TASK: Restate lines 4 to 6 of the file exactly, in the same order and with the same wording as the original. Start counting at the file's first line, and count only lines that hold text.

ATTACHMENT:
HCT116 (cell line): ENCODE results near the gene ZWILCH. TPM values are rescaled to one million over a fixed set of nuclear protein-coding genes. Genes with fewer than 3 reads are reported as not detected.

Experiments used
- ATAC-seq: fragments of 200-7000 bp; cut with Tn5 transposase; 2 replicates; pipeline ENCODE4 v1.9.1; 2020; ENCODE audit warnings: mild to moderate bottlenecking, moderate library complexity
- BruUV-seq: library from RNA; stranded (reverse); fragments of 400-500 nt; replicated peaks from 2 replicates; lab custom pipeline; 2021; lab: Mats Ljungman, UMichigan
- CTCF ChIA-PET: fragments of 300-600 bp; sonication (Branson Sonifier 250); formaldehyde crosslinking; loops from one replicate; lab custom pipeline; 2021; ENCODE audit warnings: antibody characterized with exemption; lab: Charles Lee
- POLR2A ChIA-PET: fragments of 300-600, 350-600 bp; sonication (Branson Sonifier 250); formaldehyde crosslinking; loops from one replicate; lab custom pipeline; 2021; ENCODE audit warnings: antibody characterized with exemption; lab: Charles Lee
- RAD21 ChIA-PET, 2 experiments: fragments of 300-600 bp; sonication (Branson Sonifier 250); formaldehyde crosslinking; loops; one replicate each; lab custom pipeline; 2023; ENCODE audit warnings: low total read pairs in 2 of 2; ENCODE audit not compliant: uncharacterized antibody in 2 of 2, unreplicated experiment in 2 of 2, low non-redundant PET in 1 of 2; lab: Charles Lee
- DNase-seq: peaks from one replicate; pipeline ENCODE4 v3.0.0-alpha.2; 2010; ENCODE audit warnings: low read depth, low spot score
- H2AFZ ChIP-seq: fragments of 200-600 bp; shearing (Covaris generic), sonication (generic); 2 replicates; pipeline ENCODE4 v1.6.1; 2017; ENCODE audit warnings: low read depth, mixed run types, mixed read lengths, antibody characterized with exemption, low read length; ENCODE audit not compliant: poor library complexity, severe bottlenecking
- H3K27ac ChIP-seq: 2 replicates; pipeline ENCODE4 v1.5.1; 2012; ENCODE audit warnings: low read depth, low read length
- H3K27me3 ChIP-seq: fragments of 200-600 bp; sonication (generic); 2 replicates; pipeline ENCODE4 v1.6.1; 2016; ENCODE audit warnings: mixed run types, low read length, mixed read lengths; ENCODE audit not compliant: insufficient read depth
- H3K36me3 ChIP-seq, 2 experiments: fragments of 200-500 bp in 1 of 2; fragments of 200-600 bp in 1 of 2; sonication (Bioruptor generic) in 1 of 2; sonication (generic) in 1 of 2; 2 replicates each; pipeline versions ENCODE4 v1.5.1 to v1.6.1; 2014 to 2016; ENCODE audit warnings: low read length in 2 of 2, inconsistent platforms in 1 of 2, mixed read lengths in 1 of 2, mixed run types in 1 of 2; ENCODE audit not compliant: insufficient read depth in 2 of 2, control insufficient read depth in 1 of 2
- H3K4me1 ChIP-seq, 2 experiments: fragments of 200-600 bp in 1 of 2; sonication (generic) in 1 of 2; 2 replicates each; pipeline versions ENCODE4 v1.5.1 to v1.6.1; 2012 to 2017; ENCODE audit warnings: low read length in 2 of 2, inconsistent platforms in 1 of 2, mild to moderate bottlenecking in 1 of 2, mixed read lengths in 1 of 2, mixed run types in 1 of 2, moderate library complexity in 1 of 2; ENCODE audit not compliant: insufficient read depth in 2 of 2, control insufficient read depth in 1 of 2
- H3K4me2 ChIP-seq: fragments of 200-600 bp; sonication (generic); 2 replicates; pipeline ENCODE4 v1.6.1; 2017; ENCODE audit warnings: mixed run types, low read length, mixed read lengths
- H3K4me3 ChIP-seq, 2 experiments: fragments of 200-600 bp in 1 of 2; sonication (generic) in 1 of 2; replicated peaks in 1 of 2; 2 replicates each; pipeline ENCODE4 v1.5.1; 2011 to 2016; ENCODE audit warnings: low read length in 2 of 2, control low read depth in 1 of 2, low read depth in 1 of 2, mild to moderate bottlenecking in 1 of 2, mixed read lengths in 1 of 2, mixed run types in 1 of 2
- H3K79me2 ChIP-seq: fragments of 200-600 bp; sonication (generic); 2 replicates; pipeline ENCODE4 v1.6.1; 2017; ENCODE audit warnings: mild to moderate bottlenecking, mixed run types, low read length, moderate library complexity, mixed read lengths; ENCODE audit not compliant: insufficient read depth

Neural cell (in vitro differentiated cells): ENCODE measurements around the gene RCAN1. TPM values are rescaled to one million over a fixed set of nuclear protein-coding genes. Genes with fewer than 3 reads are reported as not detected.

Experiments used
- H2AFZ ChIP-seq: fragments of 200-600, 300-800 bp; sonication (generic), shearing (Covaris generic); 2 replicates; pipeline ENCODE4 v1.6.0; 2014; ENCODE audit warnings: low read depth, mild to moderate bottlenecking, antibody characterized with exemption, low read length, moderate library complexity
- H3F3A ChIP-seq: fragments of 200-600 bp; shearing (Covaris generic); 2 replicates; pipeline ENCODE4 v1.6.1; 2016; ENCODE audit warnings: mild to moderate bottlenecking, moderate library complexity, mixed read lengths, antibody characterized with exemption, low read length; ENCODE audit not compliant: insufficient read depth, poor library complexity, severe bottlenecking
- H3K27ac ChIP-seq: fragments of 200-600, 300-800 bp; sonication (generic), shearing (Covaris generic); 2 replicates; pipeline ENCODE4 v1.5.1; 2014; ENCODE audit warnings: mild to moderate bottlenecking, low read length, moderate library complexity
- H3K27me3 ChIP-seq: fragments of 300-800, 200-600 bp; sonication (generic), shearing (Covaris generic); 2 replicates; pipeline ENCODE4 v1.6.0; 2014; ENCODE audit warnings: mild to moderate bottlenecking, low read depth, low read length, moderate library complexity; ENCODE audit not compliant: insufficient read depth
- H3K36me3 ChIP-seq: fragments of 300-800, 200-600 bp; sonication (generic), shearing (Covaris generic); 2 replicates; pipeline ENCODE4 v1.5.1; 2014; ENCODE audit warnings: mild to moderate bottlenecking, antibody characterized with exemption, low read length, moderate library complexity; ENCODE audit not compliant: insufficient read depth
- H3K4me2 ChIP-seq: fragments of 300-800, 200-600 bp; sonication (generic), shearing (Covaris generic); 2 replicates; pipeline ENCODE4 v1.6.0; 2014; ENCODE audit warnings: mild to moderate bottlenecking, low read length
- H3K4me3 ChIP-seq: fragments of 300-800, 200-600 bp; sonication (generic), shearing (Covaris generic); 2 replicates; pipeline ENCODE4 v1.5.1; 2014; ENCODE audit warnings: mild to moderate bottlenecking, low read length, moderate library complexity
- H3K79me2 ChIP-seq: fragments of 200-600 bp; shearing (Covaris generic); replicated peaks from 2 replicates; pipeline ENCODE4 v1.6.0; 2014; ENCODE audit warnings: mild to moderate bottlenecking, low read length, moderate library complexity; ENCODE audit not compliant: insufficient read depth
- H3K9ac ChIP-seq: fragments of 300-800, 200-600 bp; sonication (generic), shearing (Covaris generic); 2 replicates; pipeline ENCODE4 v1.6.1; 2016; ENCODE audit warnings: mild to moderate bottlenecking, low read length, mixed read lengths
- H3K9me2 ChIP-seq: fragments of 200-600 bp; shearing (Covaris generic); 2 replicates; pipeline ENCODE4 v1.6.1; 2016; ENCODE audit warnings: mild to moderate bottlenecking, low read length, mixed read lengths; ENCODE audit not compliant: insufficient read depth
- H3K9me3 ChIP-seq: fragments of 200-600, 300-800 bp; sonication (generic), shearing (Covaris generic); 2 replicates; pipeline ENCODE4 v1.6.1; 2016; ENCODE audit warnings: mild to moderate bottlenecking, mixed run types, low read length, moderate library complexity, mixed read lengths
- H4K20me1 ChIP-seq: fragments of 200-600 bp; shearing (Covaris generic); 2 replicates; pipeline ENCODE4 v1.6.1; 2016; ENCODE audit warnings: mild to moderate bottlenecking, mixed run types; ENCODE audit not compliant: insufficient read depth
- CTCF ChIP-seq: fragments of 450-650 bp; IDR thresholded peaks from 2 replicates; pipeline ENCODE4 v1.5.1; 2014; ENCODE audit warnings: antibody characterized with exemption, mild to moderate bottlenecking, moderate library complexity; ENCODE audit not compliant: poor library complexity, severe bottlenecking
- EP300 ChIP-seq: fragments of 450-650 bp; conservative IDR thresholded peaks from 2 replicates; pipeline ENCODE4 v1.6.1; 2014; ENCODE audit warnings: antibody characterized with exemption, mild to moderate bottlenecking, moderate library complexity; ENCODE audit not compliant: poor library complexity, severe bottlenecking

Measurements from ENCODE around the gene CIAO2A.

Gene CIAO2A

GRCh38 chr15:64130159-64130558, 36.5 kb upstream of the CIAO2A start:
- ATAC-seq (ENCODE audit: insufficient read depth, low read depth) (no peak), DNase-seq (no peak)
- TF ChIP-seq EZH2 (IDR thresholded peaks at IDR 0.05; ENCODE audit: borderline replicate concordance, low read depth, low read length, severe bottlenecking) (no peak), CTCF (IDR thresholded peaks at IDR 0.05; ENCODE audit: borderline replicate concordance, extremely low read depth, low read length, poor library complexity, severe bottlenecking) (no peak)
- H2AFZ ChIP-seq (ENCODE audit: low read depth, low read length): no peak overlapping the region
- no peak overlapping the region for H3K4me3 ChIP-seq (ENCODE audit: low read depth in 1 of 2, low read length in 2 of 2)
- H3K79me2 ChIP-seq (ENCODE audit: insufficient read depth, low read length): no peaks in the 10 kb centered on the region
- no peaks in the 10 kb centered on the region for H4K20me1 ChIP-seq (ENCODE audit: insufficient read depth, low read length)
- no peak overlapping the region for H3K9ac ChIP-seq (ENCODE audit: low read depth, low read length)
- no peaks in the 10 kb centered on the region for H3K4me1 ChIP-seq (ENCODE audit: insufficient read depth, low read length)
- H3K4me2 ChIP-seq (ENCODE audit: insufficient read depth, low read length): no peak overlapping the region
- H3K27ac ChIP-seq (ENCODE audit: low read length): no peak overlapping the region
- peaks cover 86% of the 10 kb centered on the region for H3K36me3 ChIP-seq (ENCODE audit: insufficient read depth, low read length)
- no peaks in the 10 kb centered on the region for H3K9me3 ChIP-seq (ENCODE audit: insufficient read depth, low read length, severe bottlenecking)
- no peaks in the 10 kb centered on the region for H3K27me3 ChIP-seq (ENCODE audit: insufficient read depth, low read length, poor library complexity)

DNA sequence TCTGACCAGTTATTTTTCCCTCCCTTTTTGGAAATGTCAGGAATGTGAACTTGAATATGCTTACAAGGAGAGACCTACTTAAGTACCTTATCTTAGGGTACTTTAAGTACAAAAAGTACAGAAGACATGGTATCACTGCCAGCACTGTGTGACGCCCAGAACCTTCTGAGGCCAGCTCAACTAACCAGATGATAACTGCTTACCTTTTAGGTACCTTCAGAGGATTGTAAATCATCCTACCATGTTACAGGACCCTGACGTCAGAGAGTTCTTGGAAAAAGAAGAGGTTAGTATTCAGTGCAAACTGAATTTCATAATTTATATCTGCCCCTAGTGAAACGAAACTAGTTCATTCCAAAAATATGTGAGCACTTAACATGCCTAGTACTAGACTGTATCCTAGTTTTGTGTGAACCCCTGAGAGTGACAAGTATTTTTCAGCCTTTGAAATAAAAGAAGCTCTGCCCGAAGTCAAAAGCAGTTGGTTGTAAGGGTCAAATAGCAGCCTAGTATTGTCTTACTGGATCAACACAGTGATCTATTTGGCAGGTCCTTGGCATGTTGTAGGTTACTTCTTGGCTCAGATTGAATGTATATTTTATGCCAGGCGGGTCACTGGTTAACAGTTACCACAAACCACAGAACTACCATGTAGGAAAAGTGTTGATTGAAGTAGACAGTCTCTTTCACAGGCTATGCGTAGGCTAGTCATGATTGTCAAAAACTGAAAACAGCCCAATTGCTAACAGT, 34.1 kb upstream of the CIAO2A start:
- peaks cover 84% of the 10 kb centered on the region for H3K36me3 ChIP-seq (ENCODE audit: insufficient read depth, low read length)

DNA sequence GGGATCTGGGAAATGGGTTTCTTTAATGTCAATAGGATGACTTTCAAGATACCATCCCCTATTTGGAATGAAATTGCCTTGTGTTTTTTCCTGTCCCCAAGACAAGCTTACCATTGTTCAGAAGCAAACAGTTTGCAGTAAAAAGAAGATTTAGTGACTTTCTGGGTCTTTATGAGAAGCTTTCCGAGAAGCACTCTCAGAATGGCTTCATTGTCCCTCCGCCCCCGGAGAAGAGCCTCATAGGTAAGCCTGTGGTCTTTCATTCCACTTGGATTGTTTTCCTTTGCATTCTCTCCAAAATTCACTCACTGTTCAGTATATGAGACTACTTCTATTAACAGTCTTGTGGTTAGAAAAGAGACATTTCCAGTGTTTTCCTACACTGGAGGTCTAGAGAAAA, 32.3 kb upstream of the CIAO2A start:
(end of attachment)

- BruUV-seq: library from RNA; stranded (reverse); fragments of 400-500 nt; replicated peaks from 2 replicates; lab custom pipeline; 2021; lab: Mats Ljungman, UMichigan
- CTCF ChIA-PET: fragments of 300-600 bp; sonication (Branson Sonifier 250); formaldehyde crosslinking; loops from one replicate; lab custom pipeline; 2021; ENCODE audit warnings: antibody characterized with exemption; lab: Charles Lee
- POLR2A ChIA-PET: fragments of 300-600, 350-600 bp; sonication (Branson Sonifier 250); formaldehyde crosslinking; loops from one replicate; lab custom pipeline; 2021; ENCODE audit warnings: antibody characterized with exemption; lab: Charles Lee